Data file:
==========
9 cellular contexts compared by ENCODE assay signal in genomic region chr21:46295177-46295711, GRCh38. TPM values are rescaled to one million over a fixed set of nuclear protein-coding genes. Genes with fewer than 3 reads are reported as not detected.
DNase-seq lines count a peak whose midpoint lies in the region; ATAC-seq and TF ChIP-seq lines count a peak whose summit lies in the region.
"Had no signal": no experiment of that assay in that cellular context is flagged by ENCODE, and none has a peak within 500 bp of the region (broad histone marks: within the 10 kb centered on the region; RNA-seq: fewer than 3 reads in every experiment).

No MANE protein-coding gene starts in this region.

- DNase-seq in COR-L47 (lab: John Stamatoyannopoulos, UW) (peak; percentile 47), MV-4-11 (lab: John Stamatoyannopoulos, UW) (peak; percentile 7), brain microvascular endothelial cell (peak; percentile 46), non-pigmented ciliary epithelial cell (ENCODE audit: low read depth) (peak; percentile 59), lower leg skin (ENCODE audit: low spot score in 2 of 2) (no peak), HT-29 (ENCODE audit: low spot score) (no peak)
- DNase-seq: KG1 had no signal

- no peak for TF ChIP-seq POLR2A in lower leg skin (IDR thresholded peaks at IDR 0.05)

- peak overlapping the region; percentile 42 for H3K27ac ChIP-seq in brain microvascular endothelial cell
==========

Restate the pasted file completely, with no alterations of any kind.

9 cellular contexts compared by ENCODE assay signal in genomic region chr21:46295177-46295711, GRCh38. TPM values are rescaled to one million over a fixed set of nuclear protein-coding genes. Genes with fewer than 3 reads are reported as not detected.
DNase-seq lines count a peak whose midpoint lies in the region; ATAC-seq and TF ChIP-seq lines count a peak whose summit lies in the region.
"Had no signal": no experiment of that assay in that cellular context is flagged by ENCODE, and none has a peak within 500 bp of the region (broad histone marks: within the 10 kb centered on the region; RNA-seq: fewer than 3 reads in every experiment).

No MANE protein-coding gene starts in this region.

- DNase-seq in COR-L47 (lab: John Stamatoyannopoulos, UW) (peak; percentile 47), MV-4-11 (lab: John Stamatoyannopoulos, UW) (peak; percentile 7), brain microvascular endothelial cell (peak; percentile 46), non-pigmented ciliary epithelial cell (ENCODE audit: low read depth) (peak; percentile 59), lower leg skin (ENCODE audit: low spot score in 2 of 2) (no peak), HT-29 (ENCODE audit: low spot score) (no peak)
- DNase-seq: KG1 had no signal

- no peak for TF ChIP-seq POLR2A in lower leg skin (IDR thresholded peaks at IDR 0.05)

- peak overlapping the region; percentile 42 for H3K27ac ChIP-seq in brain microvascular endothelial cell